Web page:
Where cultural trends start: how ideas born on TikTok spread through mainstream culture

TikTok: trends spread to other social platforms quickly
TikTok: trends spread to other social platforms quickly

Trends that kick off on TikTok quickly spread to other social platforms but marketers must take note of how the preferences of different communities vary.

From dance moves to viral dinners (baked feta pasta, we’re looking at you), ideas born on TikTok are travelling out of the platform and filtering into the mainstream.

Brands have been taking note of this and TikTok recently joined Google, Facebook, Alibaba and Amazon as one of the five companies accounting for nearly half the world’s advertising revenue.

It’s clear why. TikTok was the most downloaded app in 2020 and is topping the charts in 2021. The channel has the power to grow an idea and catapult it into the mainstream, whether it be a product or a trend.

Maybelline experienced this first hand when its Sky High mascara went viral on TikTok, becoming a bestseller on Amazon and selling out across beauty sites. Everything from investing to autonomous cars to recruitment has generated its own TikTok-native subculture, with thriving audiences.

Inception tends to happen in one of two ways: top down or bottom-up. Take the top-down initiative #LearnonTikTok, a space for TikTok educational creators to help diversify the content on the platform.

Thanks to TikTok’s initiative, the hashtag took on a life of its own, resulting in a crowd-sourced syllabus of all the topics TikTokers want to learn about: from medical and science (the joint most popular topics, according to our research) to cooking, workout, finance and more.

@ludus

I’M BACK!!! �� #math #hack #MyHobby #algebra #learnontiktok #tiktokpartner

♬ Aesthetic Girl - Yusei

Fandoms can also come together to bring a trend or subculture to life, best evidenced by the #BookTok phenomenon. To date, videos created under the hashtag have received 18.1 billion views, with content ranging from reviews, recommendations, readings, comedic skits and more.

And sales of books have surged right alongside it, with fiction sales (young adult is the dominant genre for content on TikTok) rising 21.4% in 2020. Book publishers and budding authors have been quick to captalise on the rapidly growing trend, releasing content through the platform and helping to shape conversation.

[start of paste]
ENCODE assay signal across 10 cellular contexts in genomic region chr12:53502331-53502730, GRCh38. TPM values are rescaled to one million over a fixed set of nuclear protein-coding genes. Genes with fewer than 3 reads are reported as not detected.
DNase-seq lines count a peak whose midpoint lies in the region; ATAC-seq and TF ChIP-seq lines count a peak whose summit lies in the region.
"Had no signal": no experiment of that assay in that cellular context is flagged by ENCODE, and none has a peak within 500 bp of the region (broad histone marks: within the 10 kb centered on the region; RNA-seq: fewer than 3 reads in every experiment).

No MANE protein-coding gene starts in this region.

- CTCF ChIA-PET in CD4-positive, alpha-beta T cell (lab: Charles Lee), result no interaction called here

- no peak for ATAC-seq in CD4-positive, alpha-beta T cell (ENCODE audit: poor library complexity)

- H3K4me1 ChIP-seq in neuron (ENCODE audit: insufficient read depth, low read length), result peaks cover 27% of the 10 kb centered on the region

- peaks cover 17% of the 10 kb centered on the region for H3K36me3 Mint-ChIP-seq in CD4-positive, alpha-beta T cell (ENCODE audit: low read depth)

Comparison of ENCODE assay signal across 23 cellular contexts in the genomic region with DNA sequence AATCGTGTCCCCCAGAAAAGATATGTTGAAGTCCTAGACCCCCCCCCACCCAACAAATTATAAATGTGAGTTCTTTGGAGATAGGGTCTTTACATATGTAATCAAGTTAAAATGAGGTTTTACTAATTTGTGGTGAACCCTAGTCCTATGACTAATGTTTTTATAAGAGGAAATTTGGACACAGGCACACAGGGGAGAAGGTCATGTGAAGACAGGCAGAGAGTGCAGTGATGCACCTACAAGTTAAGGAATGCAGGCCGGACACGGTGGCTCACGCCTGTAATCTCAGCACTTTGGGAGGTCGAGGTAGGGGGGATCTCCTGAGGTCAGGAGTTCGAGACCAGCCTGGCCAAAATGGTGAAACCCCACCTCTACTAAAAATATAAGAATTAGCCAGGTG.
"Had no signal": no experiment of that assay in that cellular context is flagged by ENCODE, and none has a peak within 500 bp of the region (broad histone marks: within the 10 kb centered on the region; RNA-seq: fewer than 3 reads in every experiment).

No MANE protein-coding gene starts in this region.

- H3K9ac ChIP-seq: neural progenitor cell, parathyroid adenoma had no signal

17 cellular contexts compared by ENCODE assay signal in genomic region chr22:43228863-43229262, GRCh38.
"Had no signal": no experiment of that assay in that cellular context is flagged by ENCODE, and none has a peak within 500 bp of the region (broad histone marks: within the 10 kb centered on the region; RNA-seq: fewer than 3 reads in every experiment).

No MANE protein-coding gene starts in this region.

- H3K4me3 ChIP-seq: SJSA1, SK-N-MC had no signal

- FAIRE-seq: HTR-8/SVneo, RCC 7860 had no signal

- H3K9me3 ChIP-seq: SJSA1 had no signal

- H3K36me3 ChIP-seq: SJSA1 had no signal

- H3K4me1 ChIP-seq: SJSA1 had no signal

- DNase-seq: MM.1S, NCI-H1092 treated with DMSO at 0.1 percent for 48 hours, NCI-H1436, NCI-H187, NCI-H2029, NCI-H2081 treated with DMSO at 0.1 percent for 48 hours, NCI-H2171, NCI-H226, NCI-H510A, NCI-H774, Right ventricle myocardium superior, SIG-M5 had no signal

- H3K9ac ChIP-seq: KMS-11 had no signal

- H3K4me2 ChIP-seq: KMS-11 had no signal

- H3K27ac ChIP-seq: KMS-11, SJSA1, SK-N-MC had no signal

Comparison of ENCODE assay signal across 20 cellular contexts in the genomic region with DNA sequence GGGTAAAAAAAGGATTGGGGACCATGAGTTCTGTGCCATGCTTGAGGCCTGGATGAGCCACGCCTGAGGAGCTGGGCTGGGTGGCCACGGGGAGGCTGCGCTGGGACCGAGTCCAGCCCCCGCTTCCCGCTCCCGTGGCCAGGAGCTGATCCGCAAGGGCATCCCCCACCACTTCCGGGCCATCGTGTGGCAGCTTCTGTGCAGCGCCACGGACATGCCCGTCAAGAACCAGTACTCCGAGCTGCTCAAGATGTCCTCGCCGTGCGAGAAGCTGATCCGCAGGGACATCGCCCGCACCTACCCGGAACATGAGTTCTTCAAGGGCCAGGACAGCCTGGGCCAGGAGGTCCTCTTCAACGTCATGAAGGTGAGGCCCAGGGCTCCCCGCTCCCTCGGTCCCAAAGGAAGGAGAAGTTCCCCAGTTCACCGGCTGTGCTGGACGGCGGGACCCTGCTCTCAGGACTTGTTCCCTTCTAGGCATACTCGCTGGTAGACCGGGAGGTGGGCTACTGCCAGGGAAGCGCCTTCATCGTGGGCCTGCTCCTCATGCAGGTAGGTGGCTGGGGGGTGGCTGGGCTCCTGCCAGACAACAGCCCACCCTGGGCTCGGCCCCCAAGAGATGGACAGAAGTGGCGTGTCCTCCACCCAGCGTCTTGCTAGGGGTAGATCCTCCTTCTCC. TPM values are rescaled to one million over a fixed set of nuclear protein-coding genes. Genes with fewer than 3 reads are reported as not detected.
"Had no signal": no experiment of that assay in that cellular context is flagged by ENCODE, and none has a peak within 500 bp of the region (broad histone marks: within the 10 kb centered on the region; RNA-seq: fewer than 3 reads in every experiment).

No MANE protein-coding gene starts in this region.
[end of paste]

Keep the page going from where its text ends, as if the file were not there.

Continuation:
@kristiesbooks

anyone else try to act out the dialogue when they read?? (ib: @dustreads ) #booktok #yafantasy #reading #shadowandbone #kristiesbooks

♬ No Roots - Alice Merton

Individual creators can also launch trends into the limelight by embracing TikTok’s format and the predilections of its audience. Take the AirPod Shotty meme as an example of what happens at the intersection of TikTok, virtual influencers, gaming, luxury, brand advertising and a brand itself.


Virtual influencer fnmeka created a mixed-reality video in which he fires an AirPod-case-meets-shotgun – complete with individual AirPod bullets – at a survivor from the wildly popular game Among Us, decked out in Louis Vuitton.

This video has racked up 99.3 million views, nine million likes and 60,000 comments since last November. It’s a great example of how brands can be adopted by users in ways that stretch far beyond what marketers think is possible.

@fnmeka

Found the suspect ��. I’m gonna use my apods on this dude. #amongus #airpods #suspect

♬ AirPods Shotty - FNMeka

To Twitter and beyond

So what happens once a trend has become fully fledged on TikTok?

Let’s look first at BookTok. The conversation that was born on TikTok has moved downstream to Twitter, and an older user base that’s quick to both support and critique the nascent community.

It’s interesting to note how little actual TikTok content is resposted on Twitter, with only 3% of all BookTok-aligned tweets containing videos. The move across platforms gives authors and creators new ways of interacting with deeply familiar topics on their own terms and can be welcoming to brands, as long as they understand and appreciate how different social communities are approaching a trend.

Let’s also revisit AirPod Shotty for evidence of just how quickly hit memes can evolve. A remix meme bringing together different parts of culture, like Airpod Shotty, is a natural fit for these kinds of evolutions – especially since it’s native to TikTok, where the Duet functionality encourages users to build on viral videos by weaving them into their own reports.

Airpod Shotty mutated and penetrated different layers of culture in just a few months, after spreading rapidly across platforms in the first day of its creation. It’s an example of just how deeply a trend can resonate with certain communities, on different platforms and how receptive users are to inserting memes into different subcultures and media types – if they strike the right chord.

Below you can see the progression of the AirPod Shotty meme across social channels, represented by the features of Soundcloud-rapper-cum-cyborg fnmeka.

For marketers, TikTok holds huge amounts of potential to reach an engaged and creative user base. However, it is vital that brands understand just how trends and content are thriving in their subcultures and audiences are evolving across platforms, in order to create content that resonates and complements, rather than awkwardly sticks out. Not everything can be AirPod Shotty, but for those willing to take creative risks, the rewards are many.

Alex Bryson is content lead at Pulsar Platform

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